This Adventurous Age

Adventures travelling and working around Australia.

2003 Travels June 19

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I was on tents. John on amenities/yard work. By the end of the day, he was complaining of sore feet. It was a while since he’d had to walk around so much.

F broke John’s canoe takings record – by 90 cents. There was those strange cent amounts again.

It was a pleasantly paced day for me. There were only two tents to service, clean and wash linen for. I spruced up some other tents – in the back row area – that had not been used to date, this season. They would be needed for the coming palaeontologists visit. I darned a couple of small holes in sheets. Helped B fix the plastic window pane on a tent, by super glueing a piece cut from an old tent, over the hole.

Resize of 08-07-2003 08 front of hilton tent.jpg

A “Hilton” tent, ready for the next occupants

Managed to get my washing done too, since there wasn’t much tent linen to do.

There had been a card for me in yesterday’s mail bag, from Australia Post. It said they were holding a parcel addressed to me, because it was $3 short on postage. It would be returned to sender if I did not collect it within 5 working days! This seemed rather a contradiction to me – wouldn’t it therefore cost more to return it to sender, than the postage that was owed?

Apart from that theoretical issue, this also posed some practical problems for me. I had no idea who the parcel was from. Nor what it might contain. Or its importance.

I phoned the number given on the card. Much rigmarole ensued. I tried to explain that I was too far from the post office to go in and pay the debt. It was then suggested that I write a cheque and mail it, forthwith. I said that the mail plane only came once a week, a that was yesterday, so by the time my cheque reached the post office, the parcel would have gone.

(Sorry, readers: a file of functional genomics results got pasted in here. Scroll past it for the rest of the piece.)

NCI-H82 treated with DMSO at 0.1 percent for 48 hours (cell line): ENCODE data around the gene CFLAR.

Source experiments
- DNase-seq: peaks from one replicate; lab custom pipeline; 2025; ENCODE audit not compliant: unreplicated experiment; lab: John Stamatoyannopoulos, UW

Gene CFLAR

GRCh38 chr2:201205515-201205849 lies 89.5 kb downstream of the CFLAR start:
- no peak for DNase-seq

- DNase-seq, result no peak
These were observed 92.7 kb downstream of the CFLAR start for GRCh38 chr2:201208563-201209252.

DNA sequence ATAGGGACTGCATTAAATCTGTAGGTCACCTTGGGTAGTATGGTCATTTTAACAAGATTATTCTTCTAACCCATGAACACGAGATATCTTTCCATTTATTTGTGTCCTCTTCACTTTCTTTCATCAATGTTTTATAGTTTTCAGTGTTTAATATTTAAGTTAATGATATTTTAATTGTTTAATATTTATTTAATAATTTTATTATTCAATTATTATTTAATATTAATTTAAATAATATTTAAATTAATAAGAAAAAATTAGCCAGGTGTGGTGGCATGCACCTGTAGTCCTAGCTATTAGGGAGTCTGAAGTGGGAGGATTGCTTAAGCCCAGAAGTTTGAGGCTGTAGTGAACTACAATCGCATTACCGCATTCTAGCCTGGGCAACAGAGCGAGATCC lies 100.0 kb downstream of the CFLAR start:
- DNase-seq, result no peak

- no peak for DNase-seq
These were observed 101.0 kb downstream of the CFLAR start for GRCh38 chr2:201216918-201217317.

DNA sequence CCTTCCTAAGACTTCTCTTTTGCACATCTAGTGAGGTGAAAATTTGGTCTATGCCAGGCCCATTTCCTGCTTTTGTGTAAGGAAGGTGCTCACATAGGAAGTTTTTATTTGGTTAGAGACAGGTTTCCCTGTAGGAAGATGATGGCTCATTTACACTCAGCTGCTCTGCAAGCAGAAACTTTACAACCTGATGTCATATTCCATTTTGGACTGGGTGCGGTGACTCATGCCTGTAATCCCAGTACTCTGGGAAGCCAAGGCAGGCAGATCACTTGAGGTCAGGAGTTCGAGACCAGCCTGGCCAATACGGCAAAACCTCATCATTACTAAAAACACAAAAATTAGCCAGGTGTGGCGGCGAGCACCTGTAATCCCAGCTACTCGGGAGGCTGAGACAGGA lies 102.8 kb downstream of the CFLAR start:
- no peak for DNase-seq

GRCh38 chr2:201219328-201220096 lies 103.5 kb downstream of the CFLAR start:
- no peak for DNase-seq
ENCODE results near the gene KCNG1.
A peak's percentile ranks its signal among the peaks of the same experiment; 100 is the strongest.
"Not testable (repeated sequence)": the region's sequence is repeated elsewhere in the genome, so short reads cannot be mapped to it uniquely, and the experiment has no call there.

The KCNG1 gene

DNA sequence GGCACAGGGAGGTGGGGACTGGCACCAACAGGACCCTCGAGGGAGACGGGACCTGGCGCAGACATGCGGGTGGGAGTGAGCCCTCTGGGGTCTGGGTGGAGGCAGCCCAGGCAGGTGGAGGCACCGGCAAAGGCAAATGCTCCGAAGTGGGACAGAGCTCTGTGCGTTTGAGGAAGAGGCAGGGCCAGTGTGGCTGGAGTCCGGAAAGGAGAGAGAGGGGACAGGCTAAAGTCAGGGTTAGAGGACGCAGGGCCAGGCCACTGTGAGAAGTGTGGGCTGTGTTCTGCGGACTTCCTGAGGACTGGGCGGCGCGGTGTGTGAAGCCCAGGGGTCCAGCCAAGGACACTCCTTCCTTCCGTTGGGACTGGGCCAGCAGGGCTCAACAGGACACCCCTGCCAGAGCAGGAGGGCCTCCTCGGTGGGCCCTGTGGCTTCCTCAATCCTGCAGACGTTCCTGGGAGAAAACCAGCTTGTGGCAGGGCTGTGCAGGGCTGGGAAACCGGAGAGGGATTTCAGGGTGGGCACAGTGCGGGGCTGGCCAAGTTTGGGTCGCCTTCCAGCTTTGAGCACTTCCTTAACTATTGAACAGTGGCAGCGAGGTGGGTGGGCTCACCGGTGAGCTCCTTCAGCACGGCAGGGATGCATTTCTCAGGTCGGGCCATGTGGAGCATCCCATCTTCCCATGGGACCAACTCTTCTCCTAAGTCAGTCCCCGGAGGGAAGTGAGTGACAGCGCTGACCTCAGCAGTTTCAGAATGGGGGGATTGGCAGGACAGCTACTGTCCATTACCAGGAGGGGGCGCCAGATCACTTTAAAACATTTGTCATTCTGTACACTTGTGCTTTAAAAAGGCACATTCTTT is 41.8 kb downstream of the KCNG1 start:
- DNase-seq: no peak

I had assumed that I was speaking to someone at the Mt Isa Post Office, but it soon became clear that it was to some minion in a large city, who had never been bush and knew nothing of life beyond the metropolis. She refused, initially, to believe that my mail came by plane. Or that anyone could actually be 400kms from a post office! I was accused of trying to pull her leg. I don’t  know if I actually managed to convince her of my reality, but in the end it was agreed that the office lady from the tour company in Isa, could collect the damn thing – after I had faxed an authorization through. Poor K was always having to run messages for Adels !

The parcel in question eventually arrived, via K, with the next company tour group. It turned out to be a bag of mail from home, earlier than per our set routine. House sitter had gotten her weeks out of kilter. As well as her postage rates!

The whole episode on the phone had provided some entertainment for the boss, who was working in the office area at the back of reception, and V, who was on reception, who could hear my end of the conversation, and the increasingly exasperated tone of voice. “Yes, the mail really does come on a plane”  “No, the plane lands on our airstrip…” (I think she thought I was suggesting the letters were dropped out of the plane window, or something!) “It comes in a big bag……”  and so on.

Our staff numbers had been augmented by the arrival of another couple, who would be here for several weeks, over the busy period – they hail from Victoria too – J and D. Also with “old F” – someone’s relative, who would do some odd jobs about the place, mostly canoe repairs, in return for keep. The canoe repairing was almost a full time job in itself.

The weekly supply truck drove in at 7pm. Boss decreed that we’d unload in the morning. The truck had to run its generators all night, of course. It really was noisy. Next morning, there were complaints from tourists, again.

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